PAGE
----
Midterm2answers F2006 - Economics 1 Fall 2006 University of...

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Economics 1 Midterm Exam #2 Fall 2006 November 20, 2006 University of California, Berkeley 12:10-12:55 PM Page 1 of 15 Midterm #2 Please do not open the exam until you are told to do so. At 12:55, pass your exams to the aisles, where the GSIs will pick them up. Do no leave the auditorium before the exams are passed in, even if you have finished your answers. Please remain seated until all of the exams are collected Points for each question are given in parentheses. Total points: 100 Your Name__________________________ Your SID____________________________ Your GSI’s Name_____________________
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Economics 1 Midterm Exam #2 Fall 2006 November 20, 2006 University of California, Berkeley 12:10-12:55 PM Page 3 of 15 1. (8 points) By the terms of your grandparents’ trust, you will receive $121,000 two years from now, when your grandparents think you will be old enough to spend it wisely. Assuming a 10% interest rate, what is the present value of this gift? Show your work. 000 , 100 $ 21 . 1 121 ) 1 . 1 ( 121 2 = = = K K PV 2. (5 points) Assume a von Neuman-Morgenstern utility function with the standard shape. Consider the following two lotteries: (A) a lottery that costs $1 per ticket and gives you a 1 % chance to win $1000, or (B) a lottery that costs $1 per ticket and gives you a 5 % chance to win $200. Which lottery provides the higher expected utility? Explain briefly, using graphs if it helps. Lottery B provides the higher expected utility. Typical VNM utility functions exhibit diminishing marginal utility of wealth, and therefore risk aversion. People with such utility functions prefer less risky bets for the same expected value, and would therefore prefer lottery B over lottery A.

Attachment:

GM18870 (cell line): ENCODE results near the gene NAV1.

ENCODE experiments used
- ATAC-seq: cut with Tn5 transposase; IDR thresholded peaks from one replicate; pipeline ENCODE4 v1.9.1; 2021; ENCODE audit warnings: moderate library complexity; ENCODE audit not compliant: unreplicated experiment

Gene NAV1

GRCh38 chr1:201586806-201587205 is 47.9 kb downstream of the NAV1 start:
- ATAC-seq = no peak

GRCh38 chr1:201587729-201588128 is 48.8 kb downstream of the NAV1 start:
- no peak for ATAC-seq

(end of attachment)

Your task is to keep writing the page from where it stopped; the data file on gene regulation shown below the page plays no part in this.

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Economics 1 Midterm Exam #2 Fall 2006 November 20, 2006 University of California, Berkeley 12:10-12:55 PM Page 5 of 15 3. (10 points) A pharmaceutical company has developed a vaccine for a common virus. The company holds a patent on the vaccine, such that it is the only seller. The vaccine provides external social benefits beyond the benefits of the vaccinated person because vaccinations prevent the spread of the virus and the social costs of treating ill people who are not insured and cannot pay for their own health care. The demand (D) and marginal social benefit (MSB) curves are given below, along with the marginal cost of providing the vaccination.
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This note was uploaded on 06/08/2008 for the course ECON 1 taught by Professor Martholney during the Fall '08 term at University of California, Berkeley.

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Midterm2answers F2006 - Economics 1 Fall 2006 University of...

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